The U.S. Navy and the Canadian Department of National Defence have signed an agreement providing for delivery of the Insitu RQ-21A Blackjack to Canada, the first foreign military sale of the unmanned aircraft system (UAS). The agreement calls for delivering one system to the Canadian Army next year, according to the U.S. Naval Air Systems Command (Navair).
A variant of Insitu’s catapult-launched Integrator small tactical UAS, the RQ-21A achieved initial operational capability with the U.S. Marine Corps in January. It is currently deployed with the amphibious transport dock ship USS San Antonio and completed its first operational flight on July 5, Navair said.
The command announced the Blackjack sale to Canada on August 29. “We are very pleased to have our Canadian allies and neighbors as our first foreign military sales case and we look forward to helping them grow their small tactical UAS capability and ensure maximum interoperability with our assets, if desired,” said Col. Eldon Metzger, the manager of Navair’s PMA-263 program office.
The international sale also helps drive down the unit cost of the Blackjack, said Navair, which selected the platform in 2010 under the small tactical unmanned aircraft system (STUAS) program. The command awarded Insitu a $71 million contract in June for a fifth low-rate initial production lot of six systems, and a full-rate production review is expected this fall, according to the manufacturer. The Marine Corps has a requirement for 32 RQ-21A systems; the Navy’s requirement is for 25.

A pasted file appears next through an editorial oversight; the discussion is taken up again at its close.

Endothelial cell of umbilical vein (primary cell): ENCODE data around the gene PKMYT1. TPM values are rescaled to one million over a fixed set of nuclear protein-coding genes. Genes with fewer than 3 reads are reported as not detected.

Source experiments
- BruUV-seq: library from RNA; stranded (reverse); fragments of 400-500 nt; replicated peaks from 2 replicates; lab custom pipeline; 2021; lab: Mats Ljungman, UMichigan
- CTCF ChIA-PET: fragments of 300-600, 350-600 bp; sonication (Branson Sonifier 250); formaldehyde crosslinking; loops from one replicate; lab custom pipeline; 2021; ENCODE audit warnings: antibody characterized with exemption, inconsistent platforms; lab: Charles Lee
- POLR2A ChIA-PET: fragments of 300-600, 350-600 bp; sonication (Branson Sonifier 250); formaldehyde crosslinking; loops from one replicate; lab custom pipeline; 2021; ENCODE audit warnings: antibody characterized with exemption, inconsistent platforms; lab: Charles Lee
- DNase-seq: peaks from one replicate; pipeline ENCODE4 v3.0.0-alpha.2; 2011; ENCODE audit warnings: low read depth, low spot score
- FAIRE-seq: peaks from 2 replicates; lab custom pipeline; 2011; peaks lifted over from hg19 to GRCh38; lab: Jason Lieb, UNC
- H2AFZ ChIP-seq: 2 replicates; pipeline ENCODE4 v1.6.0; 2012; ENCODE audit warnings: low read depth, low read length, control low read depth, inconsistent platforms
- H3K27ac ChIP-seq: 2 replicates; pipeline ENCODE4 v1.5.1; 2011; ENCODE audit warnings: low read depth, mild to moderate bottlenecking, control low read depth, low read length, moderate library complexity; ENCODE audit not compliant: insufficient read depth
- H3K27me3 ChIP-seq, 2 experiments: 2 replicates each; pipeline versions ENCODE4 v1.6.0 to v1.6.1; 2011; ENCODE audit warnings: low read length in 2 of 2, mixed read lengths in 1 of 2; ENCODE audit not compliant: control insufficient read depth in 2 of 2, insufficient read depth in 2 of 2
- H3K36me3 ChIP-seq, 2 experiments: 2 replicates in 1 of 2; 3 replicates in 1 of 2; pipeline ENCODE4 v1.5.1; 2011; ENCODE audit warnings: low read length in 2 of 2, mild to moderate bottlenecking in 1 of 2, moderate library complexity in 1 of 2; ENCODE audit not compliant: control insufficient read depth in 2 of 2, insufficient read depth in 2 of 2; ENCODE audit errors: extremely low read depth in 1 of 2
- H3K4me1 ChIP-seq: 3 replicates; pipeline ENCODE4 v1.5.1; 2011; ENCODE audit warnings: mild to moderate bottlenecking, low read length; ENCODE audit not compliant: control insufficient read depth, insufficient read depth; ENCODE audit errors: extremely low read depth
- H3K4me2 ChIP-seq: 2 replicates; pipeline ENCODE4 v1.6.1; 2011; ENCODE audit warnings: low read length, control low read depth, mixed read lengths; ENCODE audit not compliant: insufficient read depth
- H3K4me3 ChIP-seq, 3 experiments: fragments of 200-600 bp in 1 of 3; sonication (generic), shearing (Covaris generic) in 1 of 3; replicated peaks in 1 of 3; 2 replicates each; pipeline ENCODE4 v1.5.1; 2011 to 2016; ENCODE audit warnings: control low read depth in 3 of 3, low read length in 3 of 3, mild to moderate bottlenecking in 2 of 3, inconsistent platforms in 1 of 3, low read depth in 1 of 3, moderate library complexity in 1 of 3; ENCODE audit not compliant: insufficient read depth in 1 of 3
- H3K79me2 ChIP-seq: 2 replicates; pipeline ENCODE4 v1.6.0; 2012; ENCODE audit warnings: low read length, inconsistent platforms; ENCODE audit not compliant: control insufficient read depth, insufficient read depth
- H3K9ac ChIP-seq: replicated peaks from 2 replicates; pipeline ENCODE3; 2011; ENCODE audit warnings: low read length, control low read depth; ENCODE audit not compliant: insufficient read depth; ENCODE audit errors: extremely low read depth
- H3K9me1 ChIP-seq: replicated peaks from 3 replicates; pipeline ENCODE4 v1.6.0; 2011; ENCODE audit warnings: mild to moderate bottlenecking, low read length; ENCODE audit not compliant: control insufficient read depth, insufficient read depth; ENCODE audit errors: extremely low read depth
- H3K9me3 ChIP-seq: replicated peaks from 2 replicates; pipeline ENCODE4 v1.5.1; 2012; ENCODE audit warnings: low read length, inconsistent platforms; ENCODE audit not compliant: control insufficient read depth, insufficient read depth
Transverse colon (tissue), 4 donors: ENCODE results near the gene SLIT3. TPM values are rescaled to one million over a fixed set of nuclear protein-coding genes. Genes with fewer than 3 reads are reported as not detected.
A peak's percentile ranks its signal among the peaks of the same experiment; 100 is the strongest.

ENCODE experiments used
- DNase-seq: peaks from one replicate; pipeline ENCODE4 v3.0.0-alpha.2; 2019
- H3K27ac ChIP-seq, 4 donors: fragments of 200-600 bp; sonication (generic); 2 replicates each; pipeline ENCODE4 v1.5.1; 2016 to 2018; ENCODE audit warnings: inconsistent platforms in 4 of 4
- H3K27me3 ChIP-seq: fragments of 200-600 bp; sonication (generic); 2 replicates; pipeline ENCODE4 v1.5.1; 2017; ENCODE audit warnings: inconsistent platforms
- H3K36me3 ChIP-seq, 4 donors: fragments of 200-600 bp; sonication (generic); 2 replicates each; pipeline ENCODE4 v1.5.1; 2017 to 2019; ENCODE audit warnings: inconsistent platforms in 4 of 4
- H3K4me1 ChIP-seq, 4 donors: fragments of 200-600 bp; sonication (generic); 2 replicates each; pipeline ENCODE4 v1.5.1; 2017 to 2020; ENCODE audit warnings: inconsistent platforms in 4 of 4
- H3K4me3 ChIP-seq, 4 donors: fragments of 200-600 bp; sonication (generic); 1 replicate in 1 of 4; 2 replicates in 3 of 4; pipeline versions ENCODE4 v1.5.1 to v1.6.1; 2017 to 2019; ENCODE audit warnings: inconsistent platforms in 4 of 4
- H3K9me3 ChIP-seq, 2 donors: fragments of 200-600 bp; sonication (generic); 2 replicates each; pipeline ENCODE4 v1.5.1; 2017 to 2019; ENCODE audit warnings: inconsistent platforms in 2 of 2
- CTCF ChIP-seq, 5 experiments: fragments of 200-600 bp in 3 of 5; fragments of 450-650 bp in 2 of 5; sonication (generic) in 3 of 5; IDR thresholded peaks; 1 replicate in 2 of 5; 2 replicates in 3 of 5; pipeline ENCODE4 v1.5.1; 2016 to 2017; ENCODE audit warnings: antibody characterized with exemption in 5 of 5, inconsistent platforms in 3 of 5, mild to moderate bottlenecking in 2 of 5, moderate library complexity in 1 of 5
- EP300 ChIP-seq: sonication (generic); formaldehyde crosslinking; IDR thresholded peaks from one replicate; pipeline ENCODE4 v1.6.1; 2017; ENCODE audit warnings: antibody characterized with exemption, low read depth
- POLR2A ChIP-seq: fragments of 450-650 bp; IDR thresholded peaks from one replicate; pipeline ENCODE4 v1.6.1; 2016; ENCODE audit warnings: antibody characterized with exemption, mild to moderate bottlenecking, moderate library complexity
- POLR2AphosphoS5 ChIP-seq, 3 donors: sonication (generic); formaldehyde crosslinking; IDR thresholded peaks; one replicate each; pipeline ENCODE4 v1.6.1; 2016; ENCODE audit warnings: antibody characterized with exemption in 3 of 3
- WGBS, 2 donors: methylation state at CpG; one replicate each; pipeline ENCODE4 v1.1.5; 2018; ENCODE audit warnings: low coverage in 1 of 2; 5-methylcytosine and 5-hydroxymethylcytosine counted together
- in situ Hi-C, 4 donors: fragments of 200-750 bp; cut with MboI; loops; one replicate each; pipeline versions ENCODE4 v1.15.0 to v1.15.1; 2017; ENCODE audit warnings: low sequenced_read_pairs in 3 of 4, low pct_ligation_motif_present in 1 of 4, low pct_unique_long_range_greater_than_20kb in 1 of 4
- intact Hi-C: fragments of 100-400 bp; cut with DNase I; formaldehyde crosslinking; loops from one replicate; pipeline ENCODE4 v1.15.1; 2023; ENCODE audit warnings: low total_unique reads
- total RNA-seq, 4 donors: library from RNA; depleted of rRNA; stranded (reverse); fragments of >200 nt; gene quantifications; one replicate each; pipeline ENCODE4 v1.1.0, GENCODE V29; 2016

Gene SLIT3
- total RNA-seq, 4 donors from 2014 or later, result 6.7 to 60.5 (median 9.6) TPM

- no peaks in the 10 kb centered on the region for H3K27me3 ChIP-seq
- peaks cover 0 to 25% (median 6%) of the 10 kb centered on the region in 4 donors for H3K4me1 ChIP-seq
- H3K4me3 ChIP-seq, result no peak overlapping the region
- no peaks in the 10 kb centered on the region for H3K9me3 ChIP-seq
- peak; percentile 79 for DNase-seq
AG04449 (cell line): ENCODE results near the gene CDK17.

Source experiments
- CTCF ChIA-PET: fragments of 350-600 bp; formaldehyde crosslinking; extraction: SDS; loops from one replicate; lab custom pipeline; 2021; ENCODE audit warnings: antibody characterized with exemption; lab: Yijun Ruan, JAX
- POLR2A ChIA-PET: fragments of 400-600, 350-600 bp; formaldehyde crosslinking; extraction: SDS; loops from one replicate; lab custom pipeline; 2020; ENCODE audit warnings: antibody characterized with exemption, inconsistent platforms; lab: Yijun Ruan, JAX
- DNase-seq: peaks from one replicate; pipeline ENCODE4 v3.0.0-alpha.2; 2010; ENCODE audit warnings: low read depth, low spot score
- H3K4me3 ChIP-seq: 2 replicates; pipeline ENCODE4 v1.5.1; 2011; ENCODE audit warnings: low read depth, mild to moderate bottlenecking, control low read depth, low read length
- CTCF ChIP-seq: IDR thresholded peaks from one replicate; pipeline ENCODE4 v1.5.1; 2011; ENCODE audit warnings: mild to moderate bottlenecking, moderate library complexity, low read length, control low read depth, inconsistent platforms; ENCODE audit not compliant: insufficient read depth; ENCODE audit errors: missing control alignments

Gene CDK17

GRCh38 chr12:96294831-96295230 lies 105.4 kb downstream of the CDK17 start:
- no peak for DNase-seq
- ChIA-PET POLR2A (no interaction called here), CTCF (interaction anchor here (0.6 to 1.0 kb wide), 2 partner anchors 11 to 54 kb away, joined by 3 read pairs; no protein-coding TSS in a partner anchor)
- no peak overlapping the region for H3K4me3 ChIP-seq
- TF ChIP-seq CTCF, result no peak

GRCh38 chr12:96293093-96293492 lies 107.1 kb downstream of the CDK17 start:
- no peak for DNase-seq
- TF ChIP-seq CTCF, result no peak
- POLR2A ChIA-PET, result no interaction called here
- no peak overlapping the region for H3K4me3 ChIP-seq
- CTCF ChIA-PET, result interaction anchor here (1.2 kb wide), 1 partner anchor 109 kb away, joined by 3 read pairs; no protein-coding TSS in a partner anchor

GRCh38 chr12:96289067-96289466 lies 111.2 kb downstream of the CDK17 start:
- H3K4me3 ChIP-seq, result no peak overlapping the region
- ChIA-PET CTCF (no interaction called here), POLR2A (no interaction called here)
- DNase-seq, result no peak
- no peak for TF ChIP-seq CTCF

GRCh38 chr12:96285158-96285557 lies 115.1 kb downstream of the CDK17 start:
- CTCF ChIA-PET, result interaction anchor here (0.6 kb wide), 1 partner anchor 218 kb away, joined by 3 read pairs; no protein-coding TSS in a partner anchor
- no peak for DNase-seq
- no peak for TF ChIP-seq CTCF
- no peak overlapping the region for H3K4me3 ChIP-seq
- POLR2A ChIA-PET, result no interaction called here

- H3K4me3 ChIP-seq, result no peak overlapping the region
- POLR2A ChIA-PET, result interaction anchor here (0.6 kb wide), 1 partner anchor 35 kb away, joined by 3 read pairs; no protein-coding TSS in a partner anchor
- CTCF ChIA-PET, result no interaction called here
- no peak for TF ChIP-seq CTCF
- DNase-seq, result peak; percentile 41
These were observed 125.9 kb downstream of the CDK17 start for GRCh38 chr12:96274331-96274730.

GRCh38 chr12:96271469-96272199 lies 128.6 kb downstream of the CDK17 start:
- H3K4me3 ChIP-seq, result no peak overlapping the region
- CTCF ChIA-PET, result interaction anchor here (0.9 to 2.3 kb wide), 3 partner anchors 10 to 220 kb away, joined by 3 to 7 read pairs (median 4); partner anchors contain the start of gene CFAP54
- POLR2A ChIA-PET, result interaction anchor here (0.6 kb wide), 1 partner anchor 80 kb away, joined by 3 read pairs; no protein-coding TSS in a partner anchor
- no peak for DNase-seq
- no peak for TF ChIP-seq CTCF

A Blackjack system consists of five air vehicles, two ground control stations and launch and recovery equipment. The aircraft is 8.2 feet long with a 16-foot wingspan. It has a maximum takeoff weight of 135 pounds and carries a standard payload consisting of an electro-optic imager, mid-wave infrared imager, laser rangefinder, infrared marker, communications relay and automatic identification system transponder.
On March 21 for the first time, Marine Unmanned Aerial Vehicle Squadron 2 flew the Blackjack in Class D controlled airspace over Marine Corps Air Station Cherry Point, N.C., achieving a milestone in the effort to integrate UAS in the airspace with manned aircraft.
The Class D airspace consists of a five-mile radius of the air station, from ground level to 2,500 feet. “This is airspace that is constantly under the control of Cherry Point air traffic control, and is frequently busy with military air traffic, as well as contracted commercial flights landing and departing the air station,” the service said.